Restrict service account from direct interactive sessions


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# 1  
Restrict service account from direct interactive sessions

Environment: CentOS 7

I would like to have a solution where a service account can access a server in only these ways:
  • ssh non-interactively via password or ssh key; that is, run commands or scripts (but running anything in /etc/shells will not be allowed)
  • not ssh interactively
  • regular users can su $serviceaccount or otherwise get an interactive shell

The purpose is to make users log in to the server as themselves, and then switch user, but also to allow the service account to interact with itself through scripted processes from other servers.

I have tried these steps already
  • sshd_config no ttys
/etc/ssh/sshd_config:
Code:
Match User $serviceaccount
   PermitTTY no

This one actually does nothing except prevent a nice-looking terminal. The user still gets an interactive shell.

  • commands in ~/.authorized_keys
/home/serviceaccount/.ssh/authorized_keys:
Code:
command="/usr/local/bin/oneshellscripttorulethemall.sh" ssh-rsa AAAAAA....

Users can modify it, plus I cannot guarantee that every connection uses an ssh key.

  • altering default shell in /etc/passwd
/etc/passwd
Code:
serviceaccount:x:1500:1500:service account:/home/serviceaccount:/sbin/nologin

/sbin/nologin: prevents all logins, except "sudo -su $serviceaccount"
/bin/false: fails out entirely
/bin/true: does not allow any activity at all
custom wrapper script: A custom script that checks for "$@" and reacts to it might be my only choice and I will continue experimentation. But it could get weird for the local users who su $serviceaccount.


  • restrict logins from certain IPs (the other servers who are using the service account)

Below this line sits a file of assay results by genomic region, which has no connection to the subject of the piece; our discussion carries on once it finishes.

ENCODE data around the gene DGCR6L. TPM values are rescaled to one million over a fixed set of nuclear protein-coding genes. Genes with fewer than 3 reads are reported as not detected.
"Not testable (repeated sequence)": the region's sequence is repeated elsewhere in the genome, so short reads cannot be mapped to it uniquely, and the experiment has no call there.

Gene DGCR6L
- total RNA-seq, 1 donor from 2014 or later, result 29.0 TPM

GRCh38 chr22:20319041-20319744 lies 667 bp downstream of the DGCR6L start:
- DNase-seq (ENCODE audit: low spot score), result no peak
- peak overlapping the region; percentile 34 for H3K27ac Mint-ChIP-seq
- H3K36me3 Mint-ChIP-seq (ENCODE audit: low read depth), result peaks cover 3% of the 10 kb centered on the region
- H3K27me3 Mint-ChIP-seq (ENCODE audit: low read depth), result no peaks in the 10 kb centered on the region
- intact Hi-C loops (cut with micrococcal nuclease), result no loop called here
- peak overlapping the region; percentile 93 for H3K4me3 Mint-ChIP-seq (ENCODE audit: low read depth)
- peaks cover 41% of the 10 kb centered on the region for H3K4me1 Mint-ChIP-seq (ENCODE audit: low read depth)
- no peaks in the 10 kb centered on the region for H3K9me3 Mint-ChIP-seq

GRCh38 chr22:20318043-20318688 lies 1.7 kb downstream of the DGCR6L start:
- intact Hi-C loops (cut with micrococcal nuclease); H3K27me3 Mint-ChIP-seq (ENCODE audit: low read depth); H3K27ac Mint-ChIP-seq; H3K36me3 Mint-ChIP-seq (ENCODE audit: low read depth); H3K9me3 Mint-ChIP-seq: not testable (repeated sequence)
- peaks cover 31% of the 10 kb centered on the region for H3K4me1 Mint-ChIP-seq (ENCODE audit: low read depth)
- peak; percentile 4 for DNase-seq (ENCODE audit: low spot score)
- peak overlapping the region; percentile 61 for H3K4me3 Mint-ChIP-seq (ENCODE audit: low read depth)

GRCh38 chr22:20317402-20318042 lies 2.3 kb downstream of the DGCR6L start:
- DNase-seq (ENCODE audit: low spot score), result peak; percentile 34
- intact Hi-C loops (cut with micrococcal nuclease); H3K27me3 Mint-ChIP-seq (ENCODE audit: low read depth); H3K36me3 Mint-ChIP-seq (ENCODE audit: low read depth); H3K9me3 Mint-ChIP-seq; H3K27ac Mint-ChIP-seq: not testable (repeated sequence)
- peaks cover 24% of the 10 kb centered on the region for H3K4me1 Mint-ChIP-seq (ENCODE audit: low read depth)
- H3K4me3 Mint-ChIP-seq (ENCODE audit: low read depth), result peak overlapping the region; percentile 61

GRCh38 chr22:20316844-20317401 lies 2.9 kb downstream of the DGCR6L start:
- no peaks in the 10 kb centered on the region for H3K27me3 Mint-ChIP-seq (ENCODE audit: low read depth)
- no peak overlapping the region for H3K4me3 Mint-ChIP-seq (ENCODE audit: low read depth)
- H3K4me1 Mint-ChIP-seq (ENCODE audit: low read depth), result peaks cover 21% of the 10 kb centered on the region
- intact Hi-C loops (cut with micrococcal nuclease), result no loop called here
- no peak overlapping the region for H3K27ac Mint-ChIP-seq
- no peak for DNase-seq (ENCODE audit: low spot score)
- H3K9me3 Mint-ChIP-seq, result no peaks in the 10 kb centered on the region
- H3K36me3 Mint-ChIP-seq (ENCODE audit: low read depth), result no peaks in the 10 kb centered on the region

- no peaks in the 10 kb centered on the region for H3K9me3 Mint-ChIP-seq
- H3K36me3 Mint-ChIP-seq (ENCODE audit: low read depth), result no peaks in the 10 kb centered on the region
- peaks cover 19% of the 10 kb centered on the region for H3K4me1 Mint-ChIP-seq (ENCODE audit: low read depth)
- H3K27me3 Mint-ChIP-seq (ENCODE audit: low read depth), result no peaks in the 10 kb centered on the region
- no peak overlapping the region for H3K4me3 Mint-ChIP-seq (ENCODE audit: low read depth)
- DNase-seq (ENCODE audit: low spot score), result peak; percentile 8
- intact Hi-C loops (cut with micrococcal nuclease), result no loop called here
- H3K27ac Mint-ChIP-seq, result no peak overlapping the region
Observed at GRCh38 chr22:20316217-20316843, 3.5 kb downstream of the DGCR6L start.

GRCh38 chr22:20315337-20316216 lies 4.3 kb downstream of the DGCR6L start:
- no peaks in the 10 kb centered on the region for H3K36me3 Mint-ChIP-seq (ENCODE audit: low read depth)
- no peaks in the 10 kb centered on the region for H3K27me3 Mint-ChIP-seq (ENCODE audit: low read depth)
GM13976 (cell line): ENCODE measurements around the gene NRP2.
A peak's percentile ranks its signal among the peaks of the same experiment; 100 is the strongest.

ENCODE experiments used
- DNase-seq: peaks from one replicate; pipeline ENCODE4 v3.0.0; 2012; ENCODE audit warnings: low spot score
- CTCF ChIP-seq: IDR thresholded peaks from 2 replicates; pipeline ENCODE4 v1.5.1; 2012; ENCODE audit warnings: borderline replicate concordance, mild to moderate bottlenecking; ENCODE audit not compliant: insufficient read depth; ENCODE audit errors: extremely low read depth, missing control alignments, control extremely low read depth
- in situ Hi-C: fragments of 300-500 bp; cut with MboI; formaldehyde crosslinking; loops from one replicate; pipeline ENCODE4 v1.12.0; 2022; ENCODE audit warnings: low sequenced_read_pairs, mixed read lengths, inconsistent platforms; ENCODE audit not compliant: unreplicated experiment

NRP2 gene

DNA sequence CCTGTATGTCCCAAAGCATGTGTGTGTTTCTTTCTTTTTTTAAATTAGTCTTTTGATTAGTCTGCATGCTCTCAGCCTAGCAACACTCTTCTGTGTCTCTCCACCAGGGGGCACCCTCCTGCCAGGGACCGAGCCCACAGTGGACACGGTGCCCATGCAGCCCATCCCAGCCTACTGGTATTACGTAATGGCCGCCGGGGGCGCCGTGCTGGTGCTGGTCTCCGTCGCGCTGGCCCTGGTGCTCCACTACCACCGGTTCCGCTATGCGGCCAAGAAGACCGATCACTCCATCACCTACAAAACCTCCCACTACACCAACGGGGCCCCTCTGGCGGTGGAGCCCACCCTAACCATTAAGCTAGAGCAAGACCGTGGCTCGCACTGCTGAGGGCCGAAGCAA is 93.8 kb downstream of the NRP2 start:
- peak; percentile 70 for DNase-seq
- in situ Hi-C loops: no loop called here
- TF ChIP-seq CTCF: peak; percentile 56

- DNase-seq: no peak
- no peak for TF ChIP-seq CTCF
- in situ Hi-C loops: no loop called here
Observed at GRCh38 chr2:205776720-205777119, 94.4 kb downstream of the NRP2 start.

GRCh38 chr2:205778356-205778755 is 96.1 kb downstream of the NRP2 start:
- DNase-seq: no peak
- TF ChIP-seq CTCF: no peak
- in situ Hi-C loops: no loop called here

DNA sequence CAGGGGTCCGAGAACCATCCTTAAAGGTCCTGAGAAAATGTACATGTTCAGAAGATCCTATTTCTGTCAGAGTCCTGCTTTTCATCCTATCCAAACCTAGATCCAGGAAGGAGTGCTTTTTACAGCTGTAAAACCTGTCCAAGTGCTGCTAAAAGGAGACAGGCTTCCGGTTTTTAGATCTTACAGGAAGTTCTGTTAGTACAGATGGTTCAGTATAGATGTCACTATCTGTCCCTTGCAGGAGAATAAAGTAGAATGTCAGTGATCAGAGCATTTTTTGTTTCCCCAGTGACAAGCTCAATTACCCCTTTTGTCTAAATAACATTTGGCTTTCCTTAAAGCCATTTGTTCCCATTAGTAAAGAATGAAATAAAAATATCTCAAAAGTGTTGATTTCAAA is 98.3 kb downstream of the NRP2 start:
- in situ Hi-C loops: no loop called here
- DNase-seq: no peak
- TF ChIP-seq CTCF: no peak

Users could just get a shell over there, and ssh in directly to an interactive shell.

In conclusion

I am interested in any and all attempts to meet the goals described above: Paid solutions, free solutions, hacky shell scripts, ssh config customization, custom default shells, wrapper scripts, etc. I would be pleased to see even partial answers, and I can bang away on adding the missing portions.


Is what I'm aiming for reasonable, or even possible?
# 2  
Looks unreasonably complex to implement yes, with requests for functionality overlapping.

Is there another approach for desired outcome ?
Perhaps some web server and actual application....

You will have many issues with implementing your entire functionality using one user and SSH protocol.
If you manage to do that in the end you will have a hacky mess.

Perhaps more service users with separated privileges.
Linux and unix systems are multi user environments in their essence, so exploit that as much as you can.

Hope that helps
Regards
Peasant.
# 3  
I started a possible tool to watch the logs and deal with shell sessions, but it can be easily defeated with a ssh remoteserver /bin/bash.
Code:
#!/bin/sh
# startdate: 2018-10-05 13:20
# Purpose: if a service account user logs in interactively, then kill it.
# incomplete. Can be foiled with: ssh -t clonetest210 /bin/bash
# improve: how to retrieve log entries to check

# Sample journalctl output.
# Oct 05 13:12:52 clonetest210 sshd[1868]: Starting session: shell on pts/3 for bgstack15-local from 10.200.18.240 port 59349 id 0

# Dependencies: sshd_config LogLevel VERBOSE
# journalctl -f -u sshd is not sufficient. I cannot tell what unit logs the notice seen above.

BADUSERS="(bgstack15-local|prophetess)"

journalctl -n100 | grep -oE "sshd\[.{1,10}\]: Starting session: shell on .* for ${BADUSERS} from .*" | awk '{print $1,$6,$8,$10}' | while read longpid tty tu srcip ;
do
   pid="$( echo "${longpid}" | tr -dc "[:digit:]" )"
   echo "Found login: ${tu} from pid ${pid} from ip ${srcip} and made terminal ${tty}"

   # investigate that current pid. if it exists and is sshd, kill it
   psout="$( ps -e -o pid:9,ppid:9,user:15,command:90 2>/dev/null | awk "\$1 == $pid" )"
   if test -n "${psout}" && echo "${psout}" | grep -qE "sshd:" ;
   then
      echo "need to warn user ${tu} on tty ${tty} and then kill pid ${pid}"
      printf "\n%s\n" "Interactive sessions are not allowed for user ${tu}." > "/dev/${tty}"
      sleep 0
      kill "${pid}"
   fi
done

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